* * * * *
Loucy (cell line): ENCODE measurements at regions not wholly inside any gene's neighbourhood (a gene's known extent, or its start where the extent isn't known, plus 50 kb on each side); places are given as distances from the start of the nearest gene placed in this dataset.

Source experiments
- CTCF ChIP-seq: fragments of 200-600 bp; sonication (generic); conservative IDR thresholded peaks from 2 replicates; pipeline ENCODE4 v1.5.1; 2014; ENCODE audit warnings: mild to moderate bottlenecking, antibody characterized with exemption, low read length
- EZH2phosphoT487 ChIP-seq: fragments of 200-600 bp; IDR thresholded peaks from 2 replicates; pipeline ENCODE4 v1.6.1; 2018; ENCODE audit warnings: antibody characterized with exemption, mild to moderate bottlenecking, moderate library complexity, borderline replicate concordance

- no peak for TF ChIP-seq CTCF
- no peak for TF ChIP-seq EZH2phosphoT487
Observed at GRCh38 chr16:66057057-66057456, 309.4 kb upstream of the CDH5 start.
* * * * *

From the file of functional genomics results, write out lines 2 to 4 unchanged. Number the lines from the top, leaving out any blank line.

Source experiments
- CTCF ChIP-seq: fragments of 200-600 bp; sonication (generic); conservative IDR thresholded peaks from 2 replicates; pipeline ENCODE4 v1.5.1; 2014; ENCODE audit warnings: mild to moderate bottlenecking, antibody characterized with exemption, low read length
- EZH2phosphoT487 ChIP-seq: fragments of 200-600 bp; IDR thresholded peaks from 2 replicates; pipeline ENCODE4 v1.6.1; 2018; ENCODE audit warnings: antibody characterized with exemption, mild to moderate bottlenecking, moderate library complexity, borderline replicate concordance